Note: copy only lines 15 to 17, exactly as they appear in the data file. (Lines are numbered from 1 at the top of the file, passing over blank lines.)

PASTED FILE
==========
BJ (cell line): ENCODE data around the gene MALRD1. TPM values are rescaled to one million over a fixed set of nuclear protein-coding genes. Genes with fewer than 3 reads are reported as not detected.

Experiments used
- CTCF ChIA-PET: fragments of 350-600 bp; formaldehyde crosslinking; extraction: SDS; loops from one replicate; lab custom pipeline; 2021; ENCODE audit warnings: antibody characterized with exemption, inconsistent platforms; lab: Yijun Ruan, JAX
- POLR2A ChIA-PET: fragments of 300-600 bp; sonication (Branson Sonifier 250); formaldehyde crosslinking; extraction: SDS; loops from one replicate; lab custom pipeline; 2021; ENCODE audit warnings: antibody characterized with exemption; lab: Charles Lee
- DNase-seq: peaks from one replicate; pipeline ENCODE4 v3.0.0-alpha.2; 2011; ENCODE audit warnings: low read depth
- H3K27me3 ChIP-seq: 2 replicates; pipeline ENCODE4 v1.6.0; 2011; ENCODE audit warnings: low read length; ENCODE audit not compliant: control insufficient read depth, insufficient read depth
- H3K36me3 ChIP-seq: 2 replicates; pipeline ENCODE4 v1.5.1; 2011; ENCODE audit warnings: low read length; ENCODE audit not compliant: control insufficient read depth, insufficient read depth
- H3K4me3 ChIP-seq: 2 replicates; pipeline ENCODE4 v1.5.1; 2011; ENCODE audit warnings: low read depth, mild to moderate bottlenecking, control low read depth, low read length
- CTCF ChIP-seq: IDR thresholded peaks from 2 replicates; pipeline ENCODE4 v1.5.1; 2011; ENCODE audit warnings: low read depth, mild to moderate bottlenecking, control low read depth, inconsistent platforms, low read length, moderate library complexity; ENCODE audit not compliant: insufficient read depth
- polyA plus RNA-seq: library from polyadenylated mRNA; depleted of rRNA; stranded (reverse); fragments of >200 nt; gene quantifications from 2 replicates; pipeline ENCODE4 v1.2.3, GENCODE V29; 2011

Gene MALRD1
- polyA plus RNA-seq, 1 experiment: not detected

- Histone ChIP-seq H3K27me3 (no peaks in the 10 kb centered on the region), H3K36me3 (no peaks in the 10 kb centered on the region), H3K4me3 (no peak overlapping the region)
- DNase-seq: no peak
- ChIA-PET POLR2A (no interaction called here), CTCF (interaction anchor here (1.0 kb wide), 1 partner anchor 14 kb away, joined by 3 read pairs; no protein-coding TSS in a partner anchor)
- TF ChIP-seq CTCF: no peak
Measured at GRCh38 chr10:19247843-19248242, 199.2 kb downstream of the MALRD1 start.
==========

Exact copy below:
- ChIA-PET POLR2A (no interaction called here), CTCF (interaction anchor here (1.0 kb wide), 1 partner anchor 14 kb away, joined by 3 read pairs; no protein-coding TSS in a partner anchor)
- TF ChIP-seq CTCF: no peak
Measured at GRCh38 chr10:19247843-19248242, 199.2 kb downstream of the MALRD1 start.